What I couldn’t tell

By: Anthonette Capco
April 10, 2018

Grief has become something that I no longer try to fix because, with time, I’ve grown to understand that it never goes away. You just learn to live with it.

I was woken up by a phone call, tired from last night’s first wave of thesis suffering, my Mama called my Papa’s condition has gotten worse she said. It was my Papa’s 29th day confined to the hospital, diagnosed with Acute Myeloid Leukemia, it was not cancer, as what his doctor has said.

I was tired of my Mama’s overacting. I did not mind her croaky voice nor her sniffing. I even went to hospital cranky and pissed. Fed up with the fact that for a month, with a ton of school works to be done, I still have to drop by the hospital. I will just stay for a few hours.

The air has gotten thick as I enter his room. It was the first time that I acknowledge the fact that my Papa was really suffering. Chest rising, heavy breathing, he was really struggling to breathe. I was not even sure if he can hear me.

I was trying to have a decent conversation with him. All he could do was nod, raise his hand to scratch his protruding belly, and stare at me.

His second doctor came in, asked me and my mama if we can talk outside his room. She asked us if it was okay if my Papa will use a mechanical ventilator. My Mama as disoriented as I was, was trying to comprehend what was the Doctor was telling. It was my Papa’s decision to make.

Entering his room, I asked him, and he agreed. Hiding the fact that his doctor also asked us if we will be willing to have him revived if his heart stopped beating.

My mom was inside the bathroom, sobbing, trying to let the truth sink in. Kuya sat beside him, staring, hiding his watery eyes behind a cap. It was least of our expectations that my Dad will come to this state.

As advised by his primary physician, that same night, he was transferred to the ICU. He struggled to communicate through sign language as his mouth was penetrated by an endotracheal tube. He raised his hand, trying to lighten up the mood, and asked for a high five. Week, tired yet full of hope, every time we would ask him if we’d still push through he would nod with enthusiasm.

For the first time after a month, my Mama went home with us that night. It was a long and dragging day. She had to rest her mind and body as well.

My Kuya woke me up the next morning with his phone on his palm, my Mama was back in the hospital asking if we should call a priest. Still believing that my Papa can make it, without second thoughts I said no. I was struggling with the fact that my Papa was leaving us in the next few days. I was not supposed to visit my Papa that day. The hospital only allowed two visitors for a patient who stays in the ICU.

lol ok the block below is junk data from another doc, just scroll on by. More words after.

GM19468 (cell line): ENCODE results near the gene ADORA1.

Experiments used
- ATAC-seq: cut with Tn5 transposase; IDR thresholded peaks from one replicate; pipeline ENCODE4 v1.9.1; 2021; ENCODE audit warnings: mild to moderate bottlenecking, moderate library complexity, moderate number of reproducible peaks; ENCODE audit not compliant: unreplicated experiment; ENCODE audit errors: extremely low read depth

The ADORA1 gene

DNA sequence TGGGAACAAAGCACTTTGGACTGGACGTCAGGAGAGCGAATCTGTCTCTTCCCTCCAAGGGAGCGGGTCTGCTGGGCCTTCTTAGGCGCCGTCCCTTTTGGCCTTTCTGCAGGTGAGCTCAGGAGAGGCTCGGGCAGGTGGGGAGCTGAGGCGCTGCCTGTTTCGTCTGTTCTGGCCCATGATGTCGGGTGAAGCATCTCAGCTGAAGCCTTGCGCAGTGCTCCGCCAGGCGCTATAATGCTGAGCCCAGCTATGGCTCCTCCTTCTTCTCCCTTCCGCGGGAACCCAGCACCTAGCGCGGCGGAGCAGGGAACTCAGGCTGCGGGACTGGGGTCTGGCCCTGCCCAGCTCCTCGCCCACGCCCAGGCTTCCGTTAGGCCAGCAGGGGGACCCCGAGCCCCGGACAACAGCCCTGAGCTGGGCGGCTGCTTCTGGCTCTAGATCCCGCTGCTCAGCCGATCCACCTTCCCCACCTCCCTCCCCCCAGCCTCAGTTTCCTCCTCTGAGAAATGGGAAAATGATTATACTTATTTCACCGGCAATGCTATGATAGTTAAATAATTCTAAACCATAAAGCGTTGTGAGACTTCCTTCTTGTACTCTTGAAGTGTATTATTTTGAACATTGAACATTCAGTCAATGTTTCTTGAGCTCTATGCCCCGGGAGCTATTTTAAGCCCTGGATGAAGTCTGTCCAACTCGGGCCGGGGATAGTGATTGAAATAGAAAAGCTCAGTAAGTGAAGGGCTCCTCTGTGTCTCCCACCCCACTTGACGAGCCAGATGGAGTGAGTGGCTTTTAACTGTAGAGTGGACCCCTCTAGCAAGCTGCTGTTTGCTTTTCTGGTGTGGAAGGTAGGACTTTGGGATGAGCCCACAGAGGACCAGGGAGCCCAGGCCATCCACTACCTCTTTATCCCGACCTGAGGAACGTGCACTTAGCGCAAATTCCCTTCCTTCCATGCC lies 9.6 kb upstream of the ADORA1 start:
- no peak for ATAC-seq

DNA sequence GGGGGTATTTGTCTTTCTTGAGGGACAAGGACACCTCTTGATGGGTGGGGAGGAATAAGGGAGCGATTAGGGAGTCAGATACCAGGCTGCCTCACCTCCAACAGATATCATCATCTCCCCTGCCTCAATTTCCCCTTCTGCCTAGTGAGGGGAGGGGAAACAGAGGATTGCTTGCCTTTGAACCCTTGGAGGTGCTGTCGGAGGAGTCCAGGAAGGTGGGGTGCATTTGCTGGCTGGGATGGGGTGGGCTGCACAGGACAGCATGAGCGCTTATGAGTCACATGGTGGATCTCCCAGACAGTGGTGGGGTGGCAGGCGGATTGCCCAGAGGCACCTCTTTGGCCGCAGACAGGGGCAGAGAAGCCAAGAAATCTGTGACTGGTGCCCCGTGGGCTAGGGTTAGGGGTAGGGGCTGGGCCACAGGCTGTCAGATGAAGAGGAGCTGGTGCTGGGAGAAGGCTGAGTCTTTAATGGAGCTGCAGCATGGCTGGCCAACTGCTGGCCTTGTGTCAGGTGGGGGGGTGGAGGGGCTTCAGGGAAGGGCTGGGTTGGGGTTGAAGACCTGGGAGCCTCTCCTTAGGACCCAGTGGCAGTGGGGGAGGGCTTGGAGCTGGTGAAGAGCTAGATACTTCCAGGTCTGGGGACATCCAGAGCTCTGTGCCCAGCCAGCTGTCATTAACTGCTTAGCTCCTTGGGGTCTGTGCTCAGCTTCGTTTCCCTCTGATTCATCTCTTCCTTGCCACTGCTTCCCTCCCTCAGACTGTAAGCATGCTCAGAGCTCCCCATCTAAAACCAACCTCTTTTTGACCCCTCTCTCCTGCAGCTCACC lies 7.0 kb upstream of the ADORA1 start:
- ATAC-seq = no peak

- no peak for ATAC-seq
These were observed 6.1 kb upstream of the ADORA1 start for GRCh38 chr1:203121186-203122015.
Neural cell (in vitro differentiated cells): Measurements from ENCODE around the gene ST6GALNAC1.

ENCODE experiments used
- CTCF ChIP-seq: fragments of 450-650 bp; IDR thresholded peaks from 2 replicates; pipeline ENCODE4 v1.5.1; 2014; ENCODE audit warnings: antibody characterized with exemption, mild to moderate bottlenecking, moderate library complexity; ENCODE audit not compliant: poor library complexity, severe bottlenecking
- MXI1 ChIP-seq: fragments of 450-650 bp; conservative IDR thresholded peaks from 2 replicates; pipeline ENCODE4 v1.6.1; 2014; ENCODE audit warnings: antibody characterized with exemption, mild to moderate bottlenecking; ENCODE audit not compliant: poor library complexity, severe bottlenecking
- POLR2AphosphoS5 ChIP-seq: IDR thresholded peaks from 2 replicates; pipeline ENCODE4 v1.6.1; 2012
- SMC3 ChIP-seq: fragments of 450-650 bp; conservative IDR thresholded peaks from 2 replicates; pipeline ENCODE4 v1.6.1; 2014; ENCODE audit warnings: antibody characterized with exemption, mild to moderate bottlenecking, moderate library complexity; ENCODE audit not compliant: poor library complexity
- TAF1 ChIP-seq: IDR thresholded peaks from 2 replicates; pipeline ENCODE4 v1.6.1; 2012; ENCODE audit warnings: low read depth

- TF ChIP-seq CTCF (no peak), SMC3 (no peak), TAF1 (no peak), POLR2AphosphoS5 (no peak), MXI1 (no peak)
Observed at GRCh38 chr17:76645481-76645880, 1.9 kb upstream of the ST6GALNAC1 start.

People were already visiting him, trying to cheer him up or simply checking on him checking if he could still make it.

I came into his room to check on him for the second time that day. I held his hand, he held it back. He wouldn’t even open his eyes to his other visitors. The sudden warmth rushed all over, my heart felt like it was being crushed, as I watched tears roll off from his eyes, for the first time, as I say my goodbye to him. He desperately moved his mouth but no words, nor voice came out.

It was hard for him I know, there was not a time when he was still fine that he will be lost for words. But he wasn’t lost for words, he just could not talk. What if there was no tube pierced through his mouth? Would he be devastated knowing that he could never watch me walk the stage on my college graduation? Would he tell me how sorry he was for he would never be able to tell me the guy I’m going to marry one day is the right one or because he would never get the chance to walk me down the aisle? Or would he be telling me that he loved me for the last time?

There are times he let his grumpy face and sheltered heart affect the relationship he had with us. But it will never cast a shadow on the endless times he’d pray for us. Protecting us, providing for us, urging us to be the best and loving us despite the disappointment we have brought.

He was happy that we were complete that night. We would take turns talking to him and he’d eagerly listened to us. If only we knew that the dreaded moment was the next day, we would have stayed inside that room, talked to him, held his hand, and listened to his favorite tunes.

But I miss his wide, callused hands that would hold mine as I get down after a jeepney ride.

I miss laying across his and mama’s bed while he watched the 80s and 90s classics. In the middle of the film, he’d tell us stories about the actors, realizing it was all rumors but we would still listen to him.

I miss reaching for the phone to answer his calls in the middle of a ride back home, he’d always check up on me. He’d wait for me at the jeepney stop, and would ask how my day went or how was the ride back home.

I’ll miss those nights where I’ll pretend to be asleep after staying up late with my phone, he’ll cover me up with my blanket and would make sure that my feet are not cold.


I regret making him wait longer than an hour just to make time for my friends.  I regret not giving the love he deserved when he gave us so much.


I regret finding the strength within me to let down the brave girl he has instilled, to set aside the good daughter he knew, to speak aloud things that he truly deserved to hear.


Lastly, I regret saying “I love you” enough.


I’ll be graduating this April. PICC’s second or third level of the ground floor of the Plenary Hall might have a better view than in heaven but he’ll enjoy the ceremony just as much.


This one’s for you, Papa. I made it, just as promised.